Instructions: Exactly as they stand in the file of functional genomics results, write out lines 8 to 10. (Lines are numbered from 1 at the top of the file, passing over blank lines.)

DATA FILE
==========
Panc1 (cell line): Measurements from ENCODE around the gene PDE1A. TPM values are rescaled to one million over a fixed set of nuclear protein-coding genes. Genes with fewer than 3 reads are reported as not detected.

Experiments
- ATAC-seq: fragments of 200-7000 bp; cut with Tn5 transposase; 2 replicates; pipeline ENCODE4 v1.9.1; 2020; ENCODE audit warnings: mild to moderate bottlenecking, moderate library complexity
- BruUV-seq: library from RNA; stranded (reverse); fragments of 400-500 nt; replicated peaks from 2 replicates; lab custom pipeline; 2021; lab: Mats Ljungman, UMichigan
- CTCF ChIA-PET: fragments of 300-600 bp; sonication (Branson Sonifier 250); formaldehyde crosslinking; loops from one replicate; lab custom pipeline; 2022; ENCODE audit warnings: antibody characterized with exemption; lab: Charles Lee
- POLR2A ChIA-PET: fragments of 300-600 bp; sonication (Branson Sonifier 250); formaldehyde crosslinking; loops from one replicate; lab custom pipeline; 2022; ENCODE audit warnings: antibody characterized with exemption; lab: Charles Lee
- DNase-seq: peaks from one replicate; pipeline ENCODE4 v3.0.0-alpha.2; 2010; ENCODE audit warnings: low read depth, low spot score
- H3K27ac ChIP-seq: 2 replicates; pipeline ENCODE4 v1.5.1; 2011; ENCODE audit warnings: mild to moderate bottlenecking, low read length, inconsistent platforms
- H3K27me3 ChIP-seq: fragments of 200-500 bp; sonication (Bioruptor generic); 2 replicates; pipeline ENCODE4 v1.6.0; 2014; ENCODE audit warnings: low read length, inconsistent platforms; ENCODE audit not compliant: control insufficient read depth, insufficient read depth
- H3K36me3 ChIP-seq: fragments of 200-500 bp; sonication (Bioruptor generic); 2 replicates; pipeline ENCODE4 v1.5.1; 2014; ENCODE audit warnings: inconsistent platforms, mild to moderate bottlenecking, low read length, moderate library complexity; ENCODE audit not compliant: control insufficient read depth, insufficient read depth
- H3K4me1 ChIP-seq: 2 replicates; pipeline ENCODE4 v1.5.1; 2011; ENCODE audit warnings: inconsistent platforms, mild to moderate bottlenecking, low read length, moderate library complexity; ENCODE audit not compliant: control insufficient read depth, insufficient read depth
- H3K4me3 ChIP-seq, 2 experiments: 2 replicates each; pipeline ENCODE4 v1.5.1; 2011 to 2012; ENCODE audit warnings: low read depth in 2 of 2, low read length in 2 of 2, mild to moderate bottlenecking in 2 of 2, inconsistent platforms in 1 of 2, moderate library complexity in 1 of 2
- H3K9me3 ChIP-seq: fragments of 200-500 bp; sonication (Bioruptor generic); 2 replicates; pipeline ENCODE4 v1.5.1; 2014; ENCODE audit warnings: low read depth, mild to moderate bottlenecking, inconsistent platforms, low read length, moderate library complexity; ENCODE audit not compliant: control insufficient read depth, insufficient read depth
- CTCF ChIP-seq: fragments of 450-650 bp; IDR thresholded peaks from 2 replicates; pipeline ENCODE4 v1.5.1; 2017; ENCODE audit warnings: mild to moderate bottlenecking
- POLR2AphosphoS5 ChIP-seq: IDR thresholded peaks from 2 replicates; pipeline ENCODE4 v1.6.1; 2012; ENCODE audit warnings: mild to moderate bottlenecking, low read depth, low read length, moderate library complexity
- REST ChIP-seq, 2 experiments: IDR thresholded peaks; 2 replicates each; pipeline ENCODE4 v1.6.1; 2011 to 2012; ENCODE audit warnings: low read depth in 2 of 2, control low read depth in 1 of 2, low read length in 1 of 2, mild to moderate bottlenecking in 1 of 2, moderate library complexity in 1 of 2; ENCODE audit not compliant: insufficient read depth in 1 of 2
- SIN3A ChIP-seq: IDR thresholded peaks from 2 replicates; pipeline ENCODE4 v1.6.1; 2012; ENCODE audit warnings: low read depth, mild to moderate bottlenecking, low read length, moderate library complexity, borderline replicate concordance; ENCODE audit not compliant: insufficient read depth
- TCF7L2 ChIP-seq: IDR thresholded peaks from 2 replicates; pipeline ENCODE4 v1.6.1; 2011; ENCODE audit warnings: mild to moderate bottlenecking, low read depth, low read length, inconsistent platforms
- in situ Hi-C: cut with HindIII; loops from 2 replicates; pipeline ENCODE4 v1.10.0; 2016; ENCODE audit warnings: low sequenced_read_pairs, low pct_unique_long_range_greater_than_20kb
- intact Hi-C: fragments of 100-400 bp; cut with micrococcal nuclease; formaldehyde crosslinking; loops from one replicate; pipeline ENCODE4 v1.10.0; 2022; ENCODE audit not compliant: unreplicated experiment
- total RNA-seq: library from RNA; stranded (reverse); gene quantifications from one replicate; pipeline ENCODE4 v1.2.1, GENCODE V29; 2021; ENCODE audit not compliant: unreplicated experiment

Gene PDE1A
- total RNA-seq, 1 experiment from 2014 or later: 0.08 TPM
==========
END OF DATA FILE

- H3K27ac ChIP-seq: 2 replicates; pipeline ENCODE4 v1.5.1; 2011; ENCODE audit warnings: mild to moderate bottlenecking, low read length, inconsistent platforms
- H3K27me3 ChIP-seq: fragments of 200-500 bp; sonication (Bioruptor generic); 2 replicates; pipeline ENCODE4 v1.6.0; 2014; ENCODE audit warnings: low read length, inconsistent platforms; ENCODE audit not compliant: control insufficient read depth, insufficient read depth
- H3K36me3 ChIP-seq: fragments of 200-500 bp; sonication (Bioruptor generic); 2 replicates; pipeline ENCODE4 v1.5.1; 2014; ENCODE audit warnings: inconsistent platforms, mild to moderate bottlenecking, low read length, moderate library complexity; ENCODE audit not compliant: control insufficient read depth, insufficient read depth